The Thing with Feathers
Updated: Dec 23, 2020
This week I listened to a podcast about hope featuring the brilliant Yale theologian, Miroslav Volf. Not surprisingly he referenced Paul’s words in Romans 5:4-5 and in Romans 8:20-25. But to my surprise, he also quoted Emily Dickinson’s words from more than 150 years ago:
“Hope is the thing with feathers.
That perches in the soul,
And sings the tune without the words,
And never stops at all.”
Volf reminds us that what makes this singing hope and not expectation is that we do not know the words but we sing the tune anyway. How true this is of our current time, when we do not know exactly where things are going in our turbulent world and we are not exactly sure what God, working with us, may yet make of our situation. Nevertheless, we hope. We continue to hum the tune without the words. Remember that according to Hebrews 11:1, faith involves hope in what we do not see. I had always thought that this meant that we have a specific vision of a preferred future, but though we do not see it yet we have confidence in that vision. Now I wonder if what this really means is that we have confidence even though we do not have a specific vision of how things ought to turn out. If I am right, then our confidence is placed in the character of God and not in our calculations and extrapolations. In my experience my disappointments in life have mostly come from my unmet expectations of God and others. Now I realize that I need to approach God and others with an openness to allow them to shape a future that may not be according to my calculations. Likely, as Paul said in Ephesians 3:20, this future from God will be “far more than we can ask or imagine.”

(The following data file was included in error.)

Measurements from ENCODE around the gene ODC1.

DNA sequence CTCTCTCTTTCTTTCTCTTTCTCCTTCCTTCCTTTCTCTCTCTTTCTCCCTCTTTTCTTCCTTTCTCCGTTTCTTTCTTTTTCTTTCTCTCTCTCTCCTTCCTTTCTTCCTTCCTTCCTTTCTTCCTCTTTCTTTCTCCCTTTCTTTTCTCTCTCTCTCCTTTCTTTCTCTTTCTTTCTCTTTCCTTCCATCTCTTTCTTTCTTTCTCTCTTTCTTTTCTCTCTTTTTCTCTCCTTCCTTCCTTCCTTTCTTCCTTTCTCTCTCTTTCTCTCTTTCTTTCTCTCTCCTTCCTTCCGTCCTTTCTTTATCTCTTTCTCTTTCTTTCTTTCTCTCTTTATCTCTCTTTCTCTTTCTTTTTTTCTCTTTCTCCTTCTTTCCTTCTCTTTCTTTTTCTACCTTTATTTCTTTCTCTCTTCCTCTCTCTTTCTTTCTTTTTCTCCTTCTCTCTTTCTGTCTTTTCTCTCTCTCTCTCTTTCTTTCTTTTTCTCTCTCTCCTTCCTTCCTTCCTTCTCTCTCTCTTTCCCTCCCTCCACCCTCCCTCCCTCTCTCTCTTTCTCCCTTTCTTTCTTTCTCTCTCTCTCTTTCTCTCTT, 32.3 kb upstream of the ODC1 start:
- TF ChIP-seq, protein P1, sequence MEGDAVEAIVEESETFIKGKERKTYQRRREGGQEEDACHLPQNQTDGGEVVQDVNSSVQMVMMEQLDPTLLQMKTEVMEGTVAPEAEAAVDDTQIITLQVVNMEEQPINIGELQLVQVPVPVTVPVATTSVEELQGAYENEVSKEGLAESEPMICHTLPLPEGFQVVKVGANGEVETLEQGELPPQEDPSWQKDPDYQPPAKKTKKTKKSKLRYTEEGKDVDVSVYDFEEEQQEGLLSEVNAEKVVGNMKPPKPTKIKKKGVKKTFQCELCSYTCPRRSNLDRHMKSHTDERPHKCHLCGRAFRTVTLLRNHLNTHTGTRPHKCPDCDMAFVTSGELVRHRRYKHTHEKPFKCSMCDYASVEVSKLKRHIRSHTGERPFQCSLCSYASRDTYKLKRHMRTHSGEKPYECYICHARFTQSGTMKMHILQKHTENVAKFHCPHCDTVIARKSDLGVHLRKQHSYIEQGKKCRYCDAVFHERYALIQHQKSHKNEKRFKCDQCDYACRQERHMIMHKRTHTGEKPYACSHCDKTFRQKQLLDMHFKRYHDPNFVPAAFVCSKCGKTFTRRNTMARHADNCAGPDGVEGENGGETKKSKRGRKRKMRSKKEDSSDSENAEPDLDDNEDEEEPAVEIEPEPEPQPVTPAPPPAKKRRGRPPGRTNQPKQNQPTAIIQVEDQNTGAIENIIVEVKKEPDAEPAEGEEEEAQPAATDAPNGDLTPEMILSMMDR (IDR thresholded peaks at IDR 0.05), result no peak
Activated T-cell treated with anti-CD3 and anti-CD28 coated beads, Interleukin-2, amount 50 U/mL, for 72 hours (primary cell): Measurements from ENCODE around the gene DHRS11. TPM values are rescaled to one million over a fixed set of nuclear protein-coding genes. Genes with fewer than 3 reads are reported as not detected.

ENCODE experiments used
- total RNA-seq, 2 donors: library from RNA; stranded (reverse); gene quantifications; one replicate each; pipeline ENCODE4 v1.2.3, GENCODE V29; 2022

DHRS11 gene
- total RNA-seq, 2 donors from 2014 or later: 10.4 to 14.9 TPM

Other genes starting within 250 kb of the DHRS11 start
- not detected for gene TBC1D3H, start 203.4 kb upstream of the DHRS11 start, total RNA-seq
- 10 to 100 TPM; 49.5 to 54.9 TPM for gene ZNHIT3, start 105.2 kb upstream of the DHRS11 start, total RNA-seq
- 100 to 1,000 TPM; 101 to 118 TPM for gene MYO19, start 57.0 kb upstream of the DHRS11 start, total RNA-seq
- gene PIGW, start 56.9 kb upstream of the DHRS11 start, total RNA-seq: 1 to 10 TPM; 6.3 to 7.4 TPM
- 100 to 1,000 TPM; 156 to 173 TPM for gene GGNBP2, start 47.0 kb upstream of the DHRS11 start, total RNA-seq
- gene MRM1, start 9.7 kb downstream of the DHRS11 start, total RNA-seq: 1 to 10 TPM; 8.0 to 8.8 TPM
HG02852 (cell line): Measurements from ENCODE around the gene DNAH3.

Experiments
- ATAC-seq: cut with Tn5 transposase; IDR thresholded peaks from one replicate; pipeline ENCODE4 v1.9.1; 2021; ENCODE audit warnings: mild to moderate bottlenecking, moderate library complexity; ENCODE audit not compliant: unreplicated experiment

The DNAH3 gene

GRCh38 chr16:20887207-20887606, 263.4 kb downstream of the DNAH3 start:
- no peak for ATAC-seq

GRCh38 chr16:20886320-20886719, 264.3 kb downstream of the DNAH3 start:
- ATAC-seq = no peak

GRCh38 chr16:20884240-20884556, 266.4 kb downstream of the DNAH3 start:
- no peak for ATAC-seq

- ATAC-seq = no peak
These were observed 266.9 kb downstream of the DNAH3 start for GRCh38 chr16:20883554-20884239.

So I approach God with open hands, releasing the death grip of my own expectations of the future. I hope. And I sing the tune of God’s constant love and faithfulness.